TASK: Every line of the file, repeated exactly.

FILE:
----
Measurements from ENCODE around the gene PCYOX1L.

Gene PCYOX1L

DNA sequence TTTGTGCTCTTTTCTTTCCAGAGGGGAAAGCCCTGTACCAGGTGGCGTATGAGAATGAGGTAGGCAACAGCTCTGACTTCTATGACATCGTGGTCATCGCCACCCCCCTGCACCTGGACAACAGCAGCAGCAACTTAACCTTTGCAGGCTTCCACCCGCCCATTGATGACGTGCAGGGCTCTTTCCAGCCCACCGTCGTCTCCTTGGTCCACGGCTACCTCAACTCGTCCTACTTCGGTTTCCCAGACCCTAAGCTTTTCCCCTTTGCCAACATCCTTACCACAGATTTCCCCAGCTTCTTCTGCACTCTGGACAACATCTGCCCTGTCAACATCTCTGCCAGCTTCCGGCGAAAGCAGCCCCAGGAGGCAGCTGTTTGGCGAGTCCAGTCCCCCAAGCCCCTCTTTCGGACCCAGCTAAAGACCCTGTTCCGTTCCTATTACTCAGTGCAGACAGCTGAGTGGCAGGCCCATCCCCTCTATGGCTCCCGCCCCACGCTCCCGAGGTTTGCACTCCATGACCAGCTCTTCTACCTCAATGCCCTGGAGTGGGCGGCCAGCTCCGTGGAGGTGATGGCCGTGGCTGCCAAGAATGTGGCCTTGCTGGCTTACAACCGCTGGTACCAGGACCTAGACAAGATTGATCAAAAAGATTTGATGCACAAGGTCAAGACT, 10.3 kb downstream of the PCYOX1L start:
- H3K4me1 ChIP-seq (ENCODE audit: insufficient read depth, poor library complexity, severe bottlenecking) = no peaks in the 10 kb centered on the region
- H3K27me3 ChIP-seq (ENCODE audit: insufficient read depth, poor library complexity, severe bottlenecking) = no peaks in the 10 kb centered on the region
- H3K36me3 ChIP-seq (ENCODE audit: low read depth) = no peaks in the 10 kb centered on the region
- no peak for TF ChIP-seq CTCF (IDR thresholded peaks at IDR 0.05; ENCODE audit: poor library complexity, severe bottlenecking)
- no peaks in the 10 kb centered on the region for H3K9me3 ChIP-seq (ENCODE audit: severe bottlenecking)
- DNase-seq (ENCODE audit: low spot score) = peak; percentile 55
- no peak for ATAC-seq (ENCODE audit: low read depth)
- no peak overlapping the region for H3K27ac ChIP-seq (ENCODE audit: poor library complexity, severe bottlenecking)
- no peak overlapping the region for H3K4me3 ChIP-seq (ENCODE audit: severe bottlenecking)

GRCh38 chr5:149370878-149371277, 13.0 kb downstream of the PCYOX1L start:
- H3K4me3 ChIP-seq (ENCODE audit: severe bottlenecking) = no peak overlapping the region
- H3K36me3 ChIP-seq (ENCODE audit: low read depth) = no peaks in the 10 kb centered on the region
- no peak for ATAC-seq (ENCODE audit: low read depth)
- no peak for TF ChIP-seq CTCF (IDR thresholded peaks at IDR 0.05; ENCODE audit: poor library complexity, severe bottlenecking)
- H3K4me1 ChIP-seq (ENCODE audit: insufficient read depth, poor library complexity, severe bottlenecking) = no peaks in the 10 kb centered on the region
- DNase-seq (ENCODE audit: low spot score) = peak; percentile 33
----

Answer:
Measurements from ENCODE around the gene PCYOX1L.

Gene PCYOX1L

DNA sequence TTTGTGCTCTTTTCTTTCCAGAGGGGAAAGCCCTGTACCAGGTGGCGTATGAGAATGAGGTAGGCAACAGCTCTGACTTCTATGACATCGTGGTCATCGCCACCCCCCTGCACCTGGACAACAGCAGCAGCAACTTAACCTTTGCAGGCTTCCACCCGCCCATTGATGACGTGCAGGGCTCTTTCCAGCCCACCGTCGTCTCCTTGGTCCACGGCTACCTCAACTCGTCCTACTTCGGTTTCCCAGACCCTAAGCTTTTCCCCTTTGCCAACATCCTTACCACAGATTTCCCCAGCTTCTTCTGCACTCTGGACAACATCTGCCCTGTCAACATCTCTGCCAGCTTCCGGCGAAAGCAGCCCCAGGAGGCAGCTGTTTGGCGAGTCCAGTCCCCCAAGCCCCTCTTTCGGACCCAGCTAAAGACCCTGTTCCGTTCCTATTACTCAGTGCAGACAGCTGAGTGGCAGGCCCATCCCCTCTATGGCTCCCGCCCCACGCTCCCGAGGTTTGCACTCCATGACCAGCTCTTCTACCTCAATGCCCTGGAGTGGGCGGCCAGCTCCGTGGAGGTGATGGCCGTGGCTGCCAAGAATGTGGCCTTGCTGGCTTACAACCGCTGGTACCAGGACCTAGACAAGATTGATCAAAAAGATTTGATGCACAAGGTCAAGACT, 10.3 kb downstream of the PCYOX1L start:
- H3K4me1 ChIP-seq (ENCODE audit: insufficient read depth, poor library complexity, severe bottlenecking) = no peaks in the 10 kb centered on the region
- H3K27me3 ChIP-seq (ENCODE audit: insufficient read depth, poor library complexity, severe bottlenecking) = no peaks in the 10 kb centered on the region
- H3K36me3 ChIP-seq (ENCODE audit: low read depth) = no peaks in the 10 kb centered on the region
- no peak for TF ChIP-seq CTCF (IDR thresholded peaks at IDR 0.05; ENCODE audit: poor library complexity, severe bottlenecking)
- no peaks in the 10 kb centered on the region for H3K9me3 ChIP-seq (ENCODE audit: severe bottlenecking)
- DNase-seq (ENCODE audit: low spot score) = peak; percentile 55
- no peak for ATAC-seq (ENCODE audit: low read depth)
- no peak overlapping the region for H3K27ac ChIP-seq (ENCODE audit: poor library complexity, severe bottlenecking)
- no peak overlapping the region for H3K4me3 ChIP-seq (ENCODE audit: severe bottlenecking)

GRCh38 chr5:149370878-149371277, 13.0 kb downstream of the PCYOX1L start:
- H3K4me3 ChIP-seq (ENCODE audit: severe bottlenecking) = no peak overlapping the region
- H3K36me3 ChIP-seq (ENCODE audit: low read depth) = no peaks in the 10 kb centered on the region
- no peak for ATAC-seq (ENCODE audit: low read depth)
- no peak for TF ChIP-seq CTCF (IDR thresholded peaks at IDR 0.05; ENCODE audit: poor library complexity, severe bottlenecking)
- H3K4me1 ChIP-seq (ENCODE audit: insufficient read depth, poor library complexity, severe bottlenecking) = no peaks in the 10 kb centered on the region
- DNase-seq (ENCODE audit: low spot score) = peak; percentile 33